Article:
Sleeping Yankee’s Fan Shows us What Defamation Isn’t

Growing up, whenever something or someone was bad, instead of shielding me from it, my parents would point out to me the bad apple. They would explain to me that it is helpful to have a good and a bad example of how to do things to learn. For instance, if a showboat athlete got in trouble with the law, that would be a bad example, or if a screaming kid in  a restaurant was making a scene, that would also be a bad example – something not to emulate.

Today, this post highlights a bad example by showing what defamation is not. Last year, a Yankee fan fell asleep at a Yankees-Red Sox game. For further details of the incident, you can read this article here, but I will also discuss it briefly. As the Yankee fan was sleeping, ESPN panned to the sleeping man in their shot. The ESPN announcers did so much as acknowledge the sleeping man and continued on with their broadcast.

Some time later, the sleeping man hired an attorney and sued ESPN, the broadcasters, and ESPN’s parent company alleging defamation for calling him a fat slob and a number of other not very nice words.  The man did not prevail on his defamation claim. In September of last year his case was dismissed. Here are a few reasons why the case wasn’t very strong.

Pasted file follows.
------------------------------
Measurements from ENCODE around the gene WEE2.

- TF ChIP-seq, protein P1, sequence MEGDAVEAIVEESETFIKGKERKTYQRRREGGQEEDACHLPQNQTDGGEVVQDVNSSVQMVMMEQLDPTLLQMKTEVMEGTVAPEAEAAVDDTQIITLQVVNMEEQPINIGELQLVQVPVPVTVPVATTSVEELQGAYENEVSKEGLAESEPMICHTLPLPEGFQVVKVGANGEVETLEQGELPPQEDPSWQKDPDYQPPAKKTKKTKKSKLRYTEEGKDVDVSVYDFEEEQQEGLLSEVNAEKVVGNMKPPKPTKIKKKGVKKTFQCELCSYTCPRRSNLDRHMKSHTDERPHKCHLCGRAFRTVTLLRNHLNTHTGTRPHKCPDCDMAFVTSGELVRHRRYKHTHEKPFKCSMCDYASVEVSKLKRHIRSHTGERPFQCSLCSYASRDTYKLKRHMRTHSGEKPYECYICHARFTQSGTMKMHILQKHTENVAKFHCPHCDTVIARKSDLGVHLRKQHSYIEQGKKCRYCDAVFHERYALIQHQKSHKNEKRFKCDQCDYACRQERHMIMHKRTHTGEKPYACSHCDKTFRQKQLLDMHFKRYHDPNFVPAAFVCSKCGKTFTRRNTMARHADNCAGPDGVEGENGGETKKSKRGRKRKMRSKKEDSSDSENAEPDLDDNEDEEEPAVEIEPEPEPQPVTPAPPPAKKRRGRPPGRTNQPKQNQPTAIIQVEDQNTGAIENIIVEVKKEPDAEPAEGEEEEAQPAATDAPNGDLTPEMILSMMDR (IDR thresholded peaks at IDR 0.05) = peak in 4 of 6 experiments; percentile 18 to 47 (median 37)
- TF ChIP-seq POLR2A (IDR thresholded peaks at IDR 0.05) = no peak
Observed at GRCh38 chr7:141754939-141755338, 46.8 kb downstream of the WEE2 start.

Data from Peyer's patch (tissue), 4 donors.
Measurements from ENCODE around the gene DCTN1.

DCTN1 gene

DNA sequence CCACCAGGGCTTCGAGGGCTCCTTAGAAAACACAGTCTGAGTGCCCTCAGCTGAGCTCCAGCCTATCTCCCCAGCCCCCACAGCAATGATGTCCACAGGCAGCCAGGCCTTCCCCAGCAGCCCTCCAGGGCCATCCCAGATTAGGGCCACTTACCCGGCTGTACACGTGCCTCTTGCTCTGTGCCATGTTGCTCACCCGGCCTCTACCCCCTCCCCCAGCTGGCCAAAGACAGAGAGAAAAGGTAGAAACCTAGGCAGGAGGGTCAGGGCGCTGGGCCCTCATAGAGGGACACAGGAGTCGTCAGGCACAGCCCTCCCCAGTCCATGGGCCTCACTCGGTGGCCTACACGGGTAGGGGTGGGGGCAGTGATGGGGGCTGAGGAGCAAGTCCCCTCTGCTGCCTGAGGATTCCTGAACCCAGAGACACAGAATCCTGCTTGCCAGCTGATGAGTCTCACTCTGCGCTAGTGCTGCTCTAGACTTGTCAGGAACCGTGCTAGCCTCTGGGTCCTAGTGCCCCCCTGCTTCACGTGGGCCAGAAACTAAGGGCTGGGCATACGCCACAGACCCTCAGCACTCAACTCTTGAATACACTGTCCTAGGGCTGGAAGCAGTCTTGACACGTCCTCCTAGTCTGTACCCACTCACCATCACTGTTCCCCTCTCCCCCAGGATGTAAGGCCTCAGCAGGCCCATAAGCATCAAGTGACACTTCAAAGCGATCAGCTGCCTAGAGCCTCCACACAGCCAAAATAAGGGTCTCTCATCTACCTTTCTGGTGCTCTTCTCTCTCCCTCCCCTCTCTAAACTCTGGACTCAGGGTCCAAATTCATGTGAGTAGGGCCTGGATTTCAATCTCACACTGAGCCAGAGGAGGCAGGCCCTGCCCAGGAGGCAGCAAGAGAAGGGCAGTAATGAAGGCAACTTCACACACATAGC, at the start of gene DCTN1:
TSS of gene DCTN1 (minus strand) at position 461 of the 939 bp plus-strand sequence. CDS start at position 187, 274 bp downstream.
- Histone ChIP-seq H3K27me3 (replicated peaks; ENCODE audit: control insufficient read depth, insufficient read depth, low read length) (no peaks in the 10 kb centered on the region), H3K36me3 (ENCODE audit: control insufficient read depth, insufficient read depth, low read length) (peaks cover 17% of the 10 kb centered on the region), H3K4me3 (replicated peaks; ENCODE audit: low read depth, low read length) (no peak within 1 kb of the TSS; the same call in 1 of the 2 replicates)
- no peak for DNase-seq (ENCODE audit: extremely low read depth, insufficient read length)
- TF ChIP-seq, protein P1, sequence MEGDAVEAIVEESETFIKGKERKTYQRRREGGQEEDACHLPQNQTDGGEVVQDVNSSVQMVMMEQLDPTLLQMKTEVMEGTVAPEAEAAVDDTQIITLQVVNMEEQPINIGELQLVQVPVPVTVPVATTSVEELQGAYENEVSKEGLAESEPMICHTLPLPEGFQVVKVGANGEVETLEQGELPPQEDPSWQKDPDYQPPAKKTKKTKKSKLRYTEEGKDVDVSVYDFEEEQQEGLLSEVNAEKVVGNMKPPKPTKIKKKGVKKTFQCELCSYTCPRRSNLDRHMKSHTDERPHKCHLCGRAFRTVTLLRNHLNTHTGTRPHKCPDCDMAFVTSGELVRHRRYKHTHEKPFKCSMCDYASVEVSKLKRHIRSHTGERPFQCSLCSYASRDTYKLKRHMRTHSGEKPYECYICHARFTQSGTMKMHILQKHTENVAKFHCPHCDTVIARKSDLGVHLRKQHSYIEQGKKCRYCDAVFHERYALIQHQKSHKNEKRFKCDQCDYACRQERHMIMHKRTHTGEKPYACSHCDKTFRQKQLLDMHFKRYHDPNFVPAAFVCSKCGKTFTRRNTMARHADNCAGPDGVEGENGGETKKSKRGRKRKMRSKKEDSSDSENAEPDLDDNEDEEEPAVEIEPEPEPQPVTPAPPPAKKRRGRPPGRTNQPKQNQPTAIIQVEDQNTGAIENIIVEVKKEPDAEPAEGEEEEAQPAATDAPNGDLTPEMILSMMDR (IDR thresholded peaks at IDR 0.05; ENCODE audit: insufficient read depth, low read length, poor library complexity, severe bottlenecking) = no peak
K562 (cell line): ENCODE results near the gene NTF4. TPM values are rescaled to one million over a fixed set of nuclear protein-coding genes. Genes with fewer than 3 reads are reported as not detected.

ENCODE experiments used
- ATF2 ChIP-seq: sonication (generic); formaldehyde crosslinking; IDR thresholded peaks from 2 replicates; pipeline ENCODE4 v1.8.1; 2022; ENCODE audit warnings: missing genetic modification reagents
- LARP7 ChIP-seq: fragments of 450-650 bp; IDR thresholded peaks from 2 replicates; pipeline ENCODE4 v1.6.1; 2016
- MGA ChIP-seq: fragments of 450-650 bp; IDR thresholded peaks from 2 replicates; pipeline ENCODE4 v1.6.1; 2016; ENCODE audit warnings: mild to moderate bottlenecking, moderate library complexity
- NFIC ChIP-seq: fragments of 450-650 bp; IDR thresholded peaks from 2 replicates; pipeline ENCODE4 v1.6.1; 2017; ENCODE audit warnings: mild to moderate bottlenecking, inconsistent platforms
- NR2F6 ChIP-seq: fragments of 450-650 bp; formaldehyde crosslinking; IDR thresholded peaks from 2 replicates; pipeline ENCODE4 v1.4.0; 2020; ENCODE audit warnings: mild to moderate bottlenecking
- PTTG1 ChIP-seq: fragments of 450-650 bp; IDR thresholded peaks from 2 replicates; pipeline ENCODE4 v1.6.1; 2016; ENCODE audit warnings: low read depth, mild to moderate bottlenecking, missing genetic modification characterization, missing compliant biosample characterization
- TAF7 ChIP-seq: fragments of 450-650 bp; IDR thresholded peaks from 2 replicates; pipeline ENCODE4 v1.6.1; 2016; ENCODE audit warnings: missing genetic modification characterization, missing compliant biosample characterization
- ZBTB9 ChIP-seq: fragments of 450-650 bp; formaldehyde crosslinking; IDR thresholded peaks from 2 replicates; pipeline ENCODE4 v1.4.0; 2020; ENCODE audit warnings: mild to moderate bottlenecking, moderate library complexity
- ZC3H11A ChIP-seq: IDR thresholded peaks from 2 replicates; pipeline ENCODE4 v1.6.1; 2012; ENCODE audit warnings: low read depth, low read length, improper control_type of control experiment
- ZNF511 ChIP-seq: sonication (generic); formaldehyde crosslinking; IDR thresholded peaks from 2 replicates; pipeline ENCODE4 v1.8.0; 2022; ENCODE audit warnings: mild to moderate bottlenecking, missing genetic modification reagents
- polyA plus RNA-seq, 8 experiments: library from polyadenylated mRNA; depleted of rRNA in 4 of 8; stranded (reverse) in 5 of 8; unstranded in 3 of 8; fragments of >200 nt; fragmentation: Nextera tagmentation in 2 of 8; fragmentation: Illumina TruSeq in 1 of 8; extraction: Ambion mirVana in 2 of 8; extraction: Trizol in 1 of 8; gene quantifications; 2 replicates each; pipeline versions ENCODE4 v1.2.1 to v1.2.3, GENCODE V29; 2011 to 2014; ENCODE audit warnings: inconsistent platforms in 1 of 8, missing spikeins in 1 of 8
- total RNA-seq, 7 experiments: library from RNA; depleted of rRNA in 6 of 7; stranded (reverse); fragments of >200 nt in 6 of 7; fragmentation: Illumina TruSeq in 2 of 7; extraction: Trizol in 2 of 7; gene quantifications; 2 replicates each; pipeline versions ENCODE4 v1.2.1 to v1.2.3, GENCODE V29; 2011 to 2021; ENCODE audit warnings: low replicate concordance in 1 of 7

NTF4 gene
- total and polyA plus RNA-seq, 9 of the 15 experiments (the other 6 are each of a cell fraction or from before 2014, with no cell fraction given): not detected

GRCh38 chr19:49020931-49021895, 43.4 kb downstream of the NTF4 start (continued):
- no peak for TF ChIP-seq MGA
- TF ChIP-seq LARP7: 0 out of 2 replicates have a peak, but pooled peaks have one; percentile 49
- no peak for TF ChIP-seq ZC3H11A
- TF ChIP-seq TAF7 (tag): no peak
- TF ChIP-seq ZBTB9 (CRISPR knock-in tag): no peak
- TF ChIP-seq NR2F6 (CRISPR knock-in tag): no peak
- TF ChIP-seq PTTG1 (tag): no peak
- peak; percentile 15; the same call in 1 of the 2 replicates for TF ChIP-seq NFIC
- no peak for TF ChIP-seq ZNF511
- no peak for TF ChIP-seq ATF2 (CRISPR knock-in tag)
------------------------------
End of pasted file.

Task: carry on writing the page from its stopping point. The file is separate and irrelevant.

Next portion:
The Required Elements of Defamation

First, like the article from deadspin.com says, the man in question sued the wrong entities.  He found scattered across the internet and specifically in a twitter handle called @notsportscenter the screen shot of him sleeping with not very nice words.  Believe it or not, @notsportscenter is not ESPN’s famed daily show SportsCenter.  John Kruk, nor Dan Shulman, said anything incorrect or hurtful.

Additionally, defamation, which includes the concepts of libel and slander, requires a false statement that harms the reputation of another.  No one said anything false about the sleeping fan.  He in fact was sleeping.  Some hurtful comments made about him, if true, are not defamatory.  Some of the content that has been spreading around the internet could be defamatory, but the sleeping fan would have had to monetize the damage it has caused him, and the person(s) in question would have to be tracked down.

To recap: defamation is a false statement (either written or spoken) which causes you harm.  A true statement is not defamatory, and statements that are partially true lie in a grey area.

Defamation is a tremendously difficult tort to win on, but don’t let that dissuade you!  You can call this office for a free consultation on what your potential claim is and how you should proceed.

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